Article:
November 30: Free Press first published; Stanley Knowles elected; Francis Roy Brown, war ace.

November 30, 1872 – Volume 1 Number 1 of the Manitoba Free Press rolls off the presses in a small building located at present-day James Avenue and Main Street. An annual subscription to the paper cost $2.50. 

Its first owner and editor was William F. Luxton who came to Winnipeg in 1871 to be the city’s first public school teacher. Luxton School on Polson Avenue is named for him.  

The paper’s name was changed to the WINNIPEG Free Press in 1931.

Read the entire first edition at Manitobia.

November 30, 1952 – The Winnipeg Electric Company Co. divvies up its natural gas and transit operations into new companies: Greater Winnipeg Gas and Greater Winnipeg Transit Company.

November 30, 1960 - Francis Roy Brown dies.

Brown, a champion cyclist from Stockton MB, enlisted in the army cycling corps in World War I at the age of 17. He would soon transfer to the Air Force and began a distinguished career as a bush pilot and test pilot.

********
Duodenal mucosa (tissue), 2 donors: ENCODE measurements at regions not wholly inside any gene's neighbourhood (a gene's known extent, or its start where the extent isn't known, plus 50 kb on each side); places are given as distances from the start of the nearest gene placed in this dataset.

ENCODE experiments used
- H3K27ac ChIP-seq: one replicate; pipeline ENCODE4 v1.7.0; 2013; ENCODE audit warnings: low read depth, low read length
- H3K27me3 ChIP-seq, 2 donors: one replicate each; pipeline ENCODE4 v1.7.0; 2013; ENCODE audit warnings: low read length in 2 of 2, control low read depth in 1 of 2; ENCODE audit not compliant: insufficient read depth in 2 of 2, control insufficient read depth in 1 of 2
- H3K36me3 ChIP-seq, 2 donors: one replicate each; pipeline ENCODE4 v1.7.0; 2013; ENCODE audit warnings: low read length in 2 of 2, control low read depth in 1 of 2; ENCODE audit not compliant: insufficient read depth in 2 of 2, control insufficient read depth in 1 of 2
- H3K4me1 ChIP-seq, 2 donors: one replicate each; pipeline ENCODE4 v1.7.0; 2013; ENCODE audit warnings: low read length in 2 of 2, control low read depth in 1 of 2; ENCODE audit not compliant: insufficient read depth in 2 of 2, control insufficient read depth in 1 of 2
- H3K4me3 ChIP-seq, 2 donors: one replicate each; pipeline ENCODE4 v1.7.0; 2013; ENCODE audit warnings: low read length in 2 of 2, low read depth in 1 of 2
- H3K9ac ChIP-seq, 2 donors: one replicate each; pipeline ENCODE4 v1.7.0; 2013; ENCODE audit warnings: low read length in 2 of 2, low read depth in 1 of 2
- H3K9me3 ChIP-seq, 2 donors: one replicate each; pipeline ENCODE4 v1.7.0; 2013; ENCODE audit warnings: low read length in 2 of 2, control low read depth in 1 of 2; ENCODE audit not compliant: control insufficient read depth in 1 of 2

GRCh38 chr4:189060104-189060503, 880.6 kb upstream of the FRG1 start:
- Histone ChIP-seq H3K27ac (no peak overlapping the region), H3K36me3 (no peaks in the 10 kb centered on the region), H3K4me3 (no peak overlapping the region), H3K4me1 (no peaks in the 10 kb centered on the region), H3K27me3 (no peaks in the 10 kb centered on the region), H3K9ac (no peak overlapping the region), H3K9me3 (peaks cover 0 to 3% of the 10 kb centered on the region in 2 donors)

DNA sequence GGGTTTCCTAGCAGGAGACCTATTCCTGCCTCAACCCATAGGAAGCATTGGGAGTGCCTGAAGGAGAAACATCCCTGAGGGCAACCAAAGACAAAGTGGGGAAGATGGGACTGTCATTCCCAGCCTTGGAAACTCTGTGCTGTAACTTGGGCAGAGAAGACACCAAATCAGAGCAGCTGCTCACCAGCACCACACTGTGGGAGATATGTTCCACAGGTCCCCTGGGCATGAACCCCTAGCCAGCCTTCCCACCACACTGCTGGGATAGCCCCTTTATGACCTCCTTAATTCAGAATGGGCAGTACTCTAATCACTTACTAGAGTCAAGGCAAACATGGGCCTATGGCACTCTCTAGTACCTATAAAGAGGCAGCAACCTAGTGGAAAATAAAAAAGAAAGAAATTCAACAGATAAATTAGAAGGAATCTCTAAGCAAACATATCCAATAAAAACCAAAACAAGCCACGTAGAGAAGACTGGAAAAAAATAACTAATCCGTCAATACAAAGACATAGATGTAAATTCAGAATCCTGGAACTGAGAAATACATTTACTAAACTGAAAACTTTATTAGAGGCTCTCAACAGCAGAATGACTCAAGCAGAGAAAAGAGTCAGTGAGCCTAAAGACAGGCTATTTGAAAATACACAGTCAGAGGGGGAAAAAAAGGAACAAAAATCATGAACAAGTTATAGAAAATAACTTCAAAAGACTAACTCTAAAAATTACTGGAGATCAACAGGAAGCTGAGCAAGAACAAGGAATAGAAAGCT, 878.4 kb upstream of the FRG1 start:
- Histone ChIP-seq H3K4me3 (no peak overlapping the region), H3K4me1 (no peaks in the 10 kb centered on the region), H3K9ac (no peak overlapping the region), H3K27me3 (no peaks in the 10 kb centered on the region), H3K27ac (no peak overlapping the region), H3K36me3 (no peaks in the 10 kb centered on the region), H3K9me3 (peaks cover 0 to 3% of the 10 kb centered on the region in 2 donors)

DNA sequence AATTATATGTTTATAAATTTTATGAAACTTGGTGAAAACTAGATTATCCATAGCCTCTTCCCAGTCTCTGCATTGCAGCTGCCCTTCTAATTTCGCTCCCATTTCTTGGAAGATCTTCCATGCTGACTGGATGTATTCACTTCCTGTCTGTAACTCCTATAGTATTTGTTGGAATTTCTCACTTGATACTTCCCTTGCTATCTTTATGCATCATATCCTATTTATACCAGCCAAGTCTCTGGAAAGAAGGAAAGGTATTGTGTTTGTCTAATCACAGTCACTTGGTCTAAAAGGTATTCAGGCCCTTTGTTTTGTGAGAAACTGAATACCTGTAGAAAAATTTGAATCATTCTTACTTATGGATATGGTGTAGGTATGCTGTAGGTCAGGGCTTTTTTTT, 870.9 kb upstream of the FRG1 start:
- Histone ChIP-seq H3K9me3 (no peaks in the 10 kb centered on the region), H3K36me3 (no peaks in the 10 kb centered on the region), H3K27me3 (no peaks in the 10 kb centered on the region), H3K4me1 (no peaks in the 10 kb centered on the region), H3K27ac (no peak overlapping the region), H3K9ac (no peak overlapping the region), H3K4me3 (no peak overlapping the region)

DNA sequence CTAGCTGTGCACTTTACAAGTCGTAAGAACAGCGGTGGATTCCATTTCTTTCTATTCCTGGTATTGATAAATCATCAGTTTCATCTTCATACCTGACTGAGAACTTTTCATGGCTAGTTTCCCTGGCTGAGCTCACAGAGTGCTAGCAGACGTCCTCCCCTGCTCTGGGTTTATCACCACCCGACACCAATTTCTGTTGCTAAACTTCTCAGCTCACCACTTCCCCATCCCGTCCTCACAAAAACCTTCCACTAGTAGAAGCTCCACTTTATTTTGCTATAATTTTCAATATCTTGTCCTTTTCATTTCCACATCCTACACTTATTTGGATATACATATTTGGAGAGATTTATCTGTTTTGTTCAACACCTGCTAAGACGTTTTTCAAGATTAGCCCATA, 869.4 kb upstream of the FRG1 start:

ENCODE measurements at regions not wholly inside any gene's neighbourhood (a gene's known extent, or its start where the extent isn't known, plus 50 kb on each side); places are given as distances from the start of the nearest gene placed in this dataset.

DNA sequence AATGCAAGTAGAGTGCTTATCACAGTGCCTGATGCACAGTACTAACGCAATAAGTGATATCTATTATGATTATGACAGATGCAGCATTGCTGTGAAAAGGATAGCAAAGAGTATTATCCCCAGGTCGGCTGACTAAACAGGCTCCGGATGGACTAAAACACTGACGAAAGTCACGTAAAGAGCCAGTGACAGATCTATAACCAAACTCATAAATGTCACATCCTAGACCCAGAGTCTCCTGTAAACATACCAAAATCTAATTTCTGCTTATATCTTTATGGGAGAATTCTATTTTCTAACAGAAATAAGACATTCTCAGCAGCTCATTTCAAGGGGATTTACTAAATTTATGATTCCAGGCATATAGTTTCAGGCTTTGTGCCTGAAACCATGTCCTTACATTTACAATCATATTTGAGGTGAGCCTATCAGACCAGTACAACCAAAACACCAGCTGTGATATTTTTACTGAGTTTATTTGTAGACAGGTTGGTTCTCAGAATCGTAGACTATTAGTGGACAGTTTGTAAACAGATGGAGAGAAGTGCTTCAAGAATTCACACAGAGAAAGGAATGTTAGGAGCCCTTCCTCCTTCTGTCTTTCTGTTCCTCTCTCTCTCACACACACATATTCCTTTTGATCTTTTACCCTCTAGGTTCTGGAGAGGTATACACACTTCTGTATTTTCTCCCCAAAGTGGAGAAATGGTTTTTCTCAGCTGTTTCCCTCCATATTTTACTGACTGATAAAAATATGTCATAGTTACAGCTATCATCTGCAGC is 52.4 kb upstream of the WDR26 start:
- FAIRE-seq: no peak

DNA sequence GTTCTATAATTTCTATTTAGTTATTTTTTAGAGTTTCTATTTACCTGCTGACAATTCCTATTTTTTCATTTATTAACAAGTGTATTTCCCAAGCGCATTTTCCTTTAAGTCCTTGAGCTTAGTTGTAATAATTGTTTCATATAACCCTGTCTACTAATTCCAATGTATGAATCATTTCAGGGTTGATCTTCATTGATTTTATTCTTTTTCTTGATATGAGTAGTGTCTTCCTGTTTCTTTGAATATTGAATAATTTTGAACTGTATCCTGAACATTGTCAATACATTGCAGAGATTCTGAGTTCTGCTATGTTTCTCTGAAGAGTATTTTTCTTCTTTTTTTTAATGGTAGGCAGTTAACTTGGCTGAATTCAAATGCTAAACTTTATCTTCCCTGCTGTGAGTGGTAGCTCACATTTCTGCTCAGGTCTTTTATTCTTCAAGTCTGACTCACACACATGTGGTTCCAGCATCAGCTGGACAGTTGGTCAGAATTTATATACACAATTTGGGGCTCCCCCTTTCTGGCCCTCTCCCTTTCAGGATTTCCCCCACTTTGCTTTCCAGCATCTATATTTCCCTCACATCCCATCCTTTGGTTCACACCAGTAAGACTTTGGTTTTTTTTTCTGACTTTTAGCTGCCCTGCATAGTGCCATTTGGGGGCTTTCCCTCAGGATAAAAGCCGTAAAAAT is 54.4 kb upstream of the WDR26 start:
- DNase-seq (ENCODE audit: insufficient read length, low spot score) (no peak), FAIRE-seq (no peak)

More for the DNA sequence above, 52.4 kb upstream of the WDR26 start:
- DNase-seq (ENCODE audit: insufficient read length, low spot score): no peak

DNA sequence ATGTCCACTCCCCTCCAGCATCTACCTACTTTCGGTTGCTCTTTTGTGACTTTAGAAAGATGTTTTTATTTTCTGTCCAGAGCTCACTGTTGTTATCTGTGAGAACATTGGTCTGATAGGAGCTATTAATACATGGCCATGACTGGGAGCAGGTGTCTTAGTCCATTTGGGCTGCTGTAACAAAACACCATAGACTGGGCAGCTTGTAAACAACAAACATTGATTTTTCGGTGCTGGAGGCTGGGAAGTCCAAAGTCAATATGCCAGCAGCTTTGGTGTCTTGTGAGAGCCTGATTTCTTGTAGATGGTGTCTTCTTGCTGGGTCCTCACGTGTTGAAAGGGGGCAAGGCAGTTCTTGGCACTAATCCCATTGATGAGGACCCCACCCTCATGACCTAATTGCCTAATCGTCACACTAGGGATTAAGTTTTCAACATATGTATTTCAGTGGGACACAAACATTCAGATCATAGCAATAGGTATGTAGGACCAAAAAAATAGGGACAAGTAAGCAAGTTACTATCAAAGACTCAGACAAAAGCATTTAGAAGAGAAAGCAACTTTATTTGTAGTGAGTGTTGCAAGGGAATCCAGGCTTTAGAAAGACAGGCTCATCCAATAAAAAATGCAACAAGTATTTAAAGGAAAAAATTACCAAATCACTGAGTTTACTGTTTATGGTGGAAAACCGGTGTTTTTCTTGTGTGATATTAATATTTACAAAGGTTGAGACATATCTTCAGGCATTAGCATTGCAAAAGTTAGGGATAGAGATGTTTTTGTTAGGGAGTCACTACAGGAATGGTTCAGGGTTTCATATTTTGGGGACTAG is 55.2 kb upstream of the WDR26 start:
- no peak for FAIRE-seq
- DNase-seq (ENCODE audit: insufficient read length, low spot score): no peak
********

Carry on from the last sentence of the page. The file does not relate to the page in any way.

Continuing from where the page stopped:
In 37 years Brown amassed 15,000 flying hours and in a four year period during WWII he tested 2,575 planes before use by pilots-in-training around the province. He is a member of Canada's Aviation Hall of Fame.

November 30, 1942 - Winnipeg city councillor Stanley Knowles is elected Member of Parliament for Winnipeg North Centre in a by-election that followed the death of J. S. Woodsworth.

Knowles served for 37 years under the CCF, then NDP. Upon his retirement in 1984 Pierre Trudeau made him an honourary officer of Parliament which allowed him to sit at the clerk's table in the centre aisle whenever the House was in session.

Though he never held power, he was a well-respected statesman, earning the nickname the "the Conscience of Parliament".

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